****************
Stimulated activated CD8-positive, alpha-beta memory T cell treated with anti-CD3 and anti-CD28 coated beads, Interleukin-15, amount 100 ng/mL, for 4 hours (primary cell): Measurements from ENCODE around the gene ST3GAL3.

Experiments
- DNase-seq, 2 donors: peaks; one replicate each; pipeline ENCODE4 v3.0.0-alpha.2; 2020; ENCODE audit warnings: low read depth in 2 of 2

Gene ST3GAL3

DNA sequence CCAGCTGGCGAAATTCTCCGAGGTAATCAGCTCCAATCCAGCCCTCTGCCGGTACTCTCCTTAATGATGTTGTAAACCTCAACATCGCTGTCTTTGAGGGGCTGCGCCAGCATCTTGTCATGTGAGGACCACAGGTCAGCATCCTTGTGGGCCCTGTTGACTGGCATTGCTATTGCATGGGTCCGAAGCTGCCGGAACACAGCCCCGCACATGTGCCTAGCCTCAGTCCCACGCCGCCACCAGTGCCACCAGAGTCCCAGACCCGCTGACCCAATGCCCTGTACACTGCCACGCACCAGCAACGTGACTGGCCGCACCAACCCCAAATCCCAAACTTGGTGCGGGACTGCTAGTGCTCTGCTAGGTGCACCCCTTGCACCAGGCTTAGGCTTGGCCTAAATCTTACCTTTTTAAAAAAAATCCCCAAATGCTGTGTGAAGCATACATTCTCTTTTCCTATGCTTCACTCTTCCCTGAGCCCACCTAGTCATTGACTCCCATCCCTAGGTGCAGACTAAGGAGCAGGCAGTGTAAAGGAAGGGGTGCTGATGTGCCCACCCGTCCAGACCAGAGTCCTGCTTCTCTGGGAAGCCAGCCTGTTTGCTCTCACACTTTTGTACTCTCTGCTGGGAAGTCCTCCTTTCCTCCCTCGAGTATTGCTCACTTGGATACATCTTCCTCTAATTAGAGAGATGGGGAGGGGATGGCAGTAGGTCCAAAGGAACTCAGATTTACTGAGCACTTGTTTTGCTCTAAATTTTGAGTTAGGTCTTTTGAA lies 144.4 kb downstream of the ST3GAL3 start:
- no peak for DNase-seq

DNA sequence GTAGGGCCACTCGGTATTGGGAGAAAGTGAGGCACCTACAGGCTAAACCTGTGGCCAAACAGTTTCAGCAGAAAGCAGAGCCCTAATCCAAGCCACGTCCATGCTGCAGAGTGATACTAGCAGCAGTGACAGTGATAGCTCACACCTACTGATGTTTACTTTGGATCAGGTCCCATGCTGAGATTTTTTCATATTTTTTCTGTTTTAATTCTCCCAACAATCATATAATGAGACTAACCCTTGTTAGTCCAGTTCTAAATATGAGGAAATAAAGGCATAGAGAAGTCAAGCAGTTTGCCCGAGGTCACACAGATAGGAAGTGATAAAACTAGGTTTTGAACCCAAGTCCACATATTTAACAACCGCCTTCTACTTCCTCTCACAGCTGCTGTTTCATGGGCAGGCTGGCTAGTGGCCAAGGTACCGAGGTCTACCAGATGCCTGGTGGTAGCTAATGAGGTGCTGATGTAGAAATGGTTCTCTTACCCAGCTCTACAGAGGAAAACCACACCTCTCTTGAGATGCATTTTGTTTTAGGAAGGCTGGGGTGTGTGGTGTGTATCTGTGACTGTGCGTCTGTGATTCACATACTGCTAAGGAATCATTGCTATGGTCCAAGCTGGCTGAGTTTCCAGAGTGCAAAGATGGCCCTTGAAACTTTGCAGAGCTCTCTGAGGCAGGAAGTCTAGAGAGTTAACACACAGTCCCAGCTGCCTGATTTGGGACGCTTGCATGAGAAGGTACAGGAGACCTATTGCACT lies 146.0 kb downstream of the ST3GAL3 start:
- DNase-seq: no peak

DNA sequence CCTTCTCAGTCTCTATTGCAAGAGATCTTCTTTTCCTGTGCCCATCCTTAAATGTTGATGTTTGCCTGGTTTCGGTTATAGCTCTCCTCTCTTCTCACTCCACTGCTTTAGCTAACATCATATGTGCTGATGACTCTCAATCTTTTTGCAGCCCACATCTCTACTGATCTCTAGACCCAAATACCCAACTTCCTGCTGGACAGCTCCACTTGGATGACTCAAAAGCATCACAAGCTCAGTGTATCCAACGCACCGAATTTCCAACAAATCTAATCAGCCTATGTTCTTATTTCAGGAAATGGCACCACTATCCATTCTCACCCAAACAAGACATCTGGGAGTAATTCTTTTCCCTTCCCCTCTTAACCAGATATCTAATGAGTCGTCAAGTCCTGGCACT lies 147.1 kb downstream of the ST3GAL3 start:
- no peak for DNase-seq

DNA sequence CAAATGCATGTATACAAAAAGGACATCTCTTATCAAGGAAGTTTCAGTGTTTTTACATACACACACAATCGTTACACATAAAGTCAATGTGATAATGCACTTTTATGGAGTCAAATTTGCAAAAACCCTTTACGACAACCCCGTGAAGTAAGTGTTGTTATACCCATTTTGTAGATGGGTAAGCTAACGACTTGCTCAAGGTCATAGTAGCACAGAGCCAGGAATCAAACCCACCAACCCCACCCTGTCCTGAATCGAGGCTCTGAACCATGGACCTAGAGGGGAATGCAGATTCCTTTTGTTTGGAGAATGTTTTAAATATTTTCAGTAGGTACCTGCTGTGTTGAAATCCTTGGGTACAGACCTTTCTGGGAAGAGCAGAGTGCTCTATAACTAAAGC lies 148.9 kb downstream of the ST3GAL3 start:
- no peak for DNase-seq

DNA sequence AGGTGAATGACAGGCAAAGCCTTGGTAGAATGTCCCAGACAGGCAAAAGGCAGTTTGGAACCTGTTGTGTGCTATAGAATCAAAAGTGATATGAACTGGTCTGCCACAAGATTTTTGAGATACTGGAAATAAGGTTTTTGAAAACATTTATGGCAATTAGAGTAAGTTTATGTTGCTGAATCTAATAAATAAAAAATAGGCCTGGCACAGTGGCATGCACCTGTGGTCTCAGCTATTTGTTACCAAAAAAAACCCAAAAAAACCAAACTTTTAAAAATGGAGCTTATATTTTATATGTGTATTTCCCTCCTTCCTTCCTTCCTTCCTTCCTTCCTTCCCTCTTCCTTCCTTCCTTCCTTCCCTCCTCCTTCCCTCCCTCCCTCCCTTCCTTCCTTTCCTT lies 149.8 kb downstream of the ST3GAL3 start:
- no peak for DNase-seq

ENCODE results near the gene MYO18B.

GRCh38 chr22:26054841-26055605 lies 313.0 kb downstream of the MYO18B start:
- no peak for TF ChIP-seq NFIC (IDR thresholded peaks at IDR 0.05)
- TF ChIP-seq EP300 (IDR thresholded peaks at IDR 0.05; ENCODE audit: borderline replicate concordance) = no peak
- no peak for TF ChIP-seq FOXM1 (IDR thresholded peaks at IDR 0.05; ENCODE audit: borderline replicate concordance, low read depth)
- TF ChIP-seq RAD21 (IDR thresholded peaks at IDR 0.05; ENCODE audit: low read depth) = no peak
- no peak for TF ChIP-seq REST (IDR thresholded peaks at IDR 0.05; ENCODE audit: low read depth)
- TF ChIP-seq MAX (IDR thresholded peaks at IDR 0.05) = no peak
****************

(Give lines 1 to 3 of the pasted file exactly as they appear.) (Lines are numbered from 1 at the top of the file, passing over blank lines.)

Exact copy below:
Stimulated activated CD8-positive, alpha-beta memory T cell treated with anti-CD3 and anti-CD28 coated beads, Interleukin-15, amount 100 ng/mL, for 4 hours (primary cell): Measurements from ENCODE around the gene ST3GAL3.

Experiments
- DNase-seq, 2 donors: peaks; one replicate each; pipeline ENCODE4 v3.0.0-alpha.2; 2020; ENCODE audit warnings: low read depth in 2 of 2